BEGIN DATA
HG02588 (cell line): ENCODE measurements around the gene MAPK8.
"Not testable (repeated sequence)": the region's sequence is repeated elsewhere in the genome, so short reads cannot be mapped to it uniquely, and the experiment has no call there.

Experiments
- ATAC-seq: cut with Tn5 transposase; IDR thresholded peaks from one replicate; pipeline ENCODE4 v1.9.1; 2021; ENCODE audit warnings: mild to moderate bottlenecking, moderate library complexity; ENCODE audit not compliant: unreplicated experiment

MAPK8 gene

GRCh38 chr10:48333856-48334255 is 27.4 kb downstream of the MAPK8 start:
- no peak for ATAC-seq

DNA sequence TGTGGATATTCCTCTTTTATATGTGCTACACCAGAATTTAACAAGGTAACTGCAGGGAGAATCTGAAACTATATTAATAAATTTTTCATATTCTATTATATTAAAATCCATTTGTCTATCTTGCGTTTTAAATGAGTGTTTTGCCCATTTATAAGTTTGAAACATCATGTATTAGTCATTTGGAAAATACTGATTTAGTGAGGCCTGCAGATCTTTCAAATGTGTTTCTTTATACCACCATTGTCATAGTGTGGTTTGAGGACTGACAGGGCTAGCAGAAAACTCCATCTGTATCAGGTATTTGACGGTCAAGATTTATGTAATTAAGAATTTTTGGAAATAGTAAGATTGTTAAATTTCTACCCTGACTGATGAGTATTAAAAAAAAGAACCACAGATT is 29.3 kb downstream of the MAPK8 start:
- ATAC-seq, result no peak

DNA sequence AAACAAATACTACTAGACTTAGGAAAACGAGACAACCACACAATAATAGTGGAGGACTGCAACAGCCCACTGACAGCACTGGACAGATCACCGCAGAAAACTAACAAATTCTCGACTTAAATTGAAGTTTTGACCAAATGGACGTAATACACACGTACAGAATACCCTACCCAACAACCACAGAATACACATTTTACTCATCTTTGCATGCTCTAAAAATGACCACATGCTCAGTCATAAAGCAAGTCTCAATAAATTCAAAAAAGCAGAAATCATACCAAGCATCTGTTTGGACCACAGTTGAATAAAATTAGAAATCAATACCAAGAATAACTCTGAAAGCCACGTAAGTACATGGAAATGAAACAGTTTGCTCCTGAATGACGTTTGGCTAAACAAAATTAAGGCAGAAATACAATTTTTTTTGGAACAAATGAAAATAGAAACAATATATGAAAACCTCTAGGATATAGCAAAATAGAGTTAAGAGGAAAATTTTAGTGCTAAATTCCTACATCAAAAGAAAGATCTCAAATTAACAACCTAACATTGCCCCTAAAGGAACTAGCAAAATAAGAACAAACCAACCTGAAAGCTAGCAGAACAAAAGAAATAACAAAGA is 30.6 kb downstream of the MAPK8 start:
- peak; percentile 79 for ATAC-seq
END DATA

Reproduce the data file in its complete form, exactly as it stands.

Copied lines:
HG02588 (cell line): ENCODE measurements around the gene MAPK8.
"Not testable (repeated sequence)": the region's sequence is repeated elsewhere in the genome, so short reads cannot be mapped to it uniquely, and the experiment has no call there.

Experiments
- ATAC-seq: cut with Tn5 transposase; IDR thresholded peaks from one replicate; pipeline ENCODE4 v1.9.1; 2021; ENCODE audit warnings: mild to moderate bottlenecking, moderate library complexity; ENCODE audit not compliant: unreplicated experiment

MAPK8 gene

GRCh38 chr10:48333856-48334255 is 27.4 kb downstream of the MAPK8 start:
- no peak for ATAC-seq

DNA sequence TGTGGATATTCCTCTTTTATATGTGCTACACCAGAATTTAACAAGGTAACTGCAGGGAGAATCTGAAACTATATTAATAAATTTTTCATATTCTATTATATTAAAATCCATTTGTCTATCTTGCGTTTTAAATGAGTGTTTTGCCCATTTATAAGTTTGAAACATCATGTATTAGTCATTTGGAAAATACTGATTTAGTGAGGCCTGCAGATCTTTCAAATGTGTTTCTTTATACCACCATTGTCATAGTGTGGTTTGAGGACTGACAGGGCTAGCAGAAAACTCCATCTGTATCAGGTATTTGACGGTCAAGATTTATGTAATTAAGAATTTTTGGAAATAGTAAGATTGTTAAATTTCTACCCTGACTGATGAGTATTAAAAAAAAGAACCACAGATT is 29.3 kb downstream of the MAPK8 start:
- ATAC-seq, result no peak

DNA sequence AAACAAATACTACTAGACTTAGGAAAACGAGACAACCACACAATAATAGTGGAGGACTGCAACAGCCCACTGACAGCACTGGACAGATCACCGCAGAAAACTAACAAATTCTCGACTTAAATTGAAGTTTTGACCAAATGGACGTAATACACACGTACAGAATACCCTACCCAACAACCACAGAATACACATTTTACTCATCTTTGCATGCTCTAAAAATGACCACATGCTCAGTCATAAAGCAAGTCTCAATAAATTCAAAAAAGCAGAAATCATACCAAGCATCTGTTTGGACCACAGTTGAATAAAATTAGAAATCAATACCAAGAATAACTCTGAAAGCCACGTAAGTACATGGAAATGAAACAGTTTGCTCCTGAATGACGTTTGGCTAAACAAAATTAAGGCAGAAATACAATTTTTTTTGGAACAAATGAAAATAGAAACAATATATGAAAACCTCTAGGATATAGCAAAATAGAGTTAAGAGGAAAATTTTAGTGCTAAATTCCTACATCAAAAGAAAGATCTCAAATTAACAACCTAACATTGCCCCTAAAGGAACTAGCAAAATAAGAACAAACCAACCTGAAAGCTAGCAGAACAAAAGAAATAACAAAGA is 30.6 kb downstream of the MAPK8 start:
- peak; percentile 79 for ATAC-seq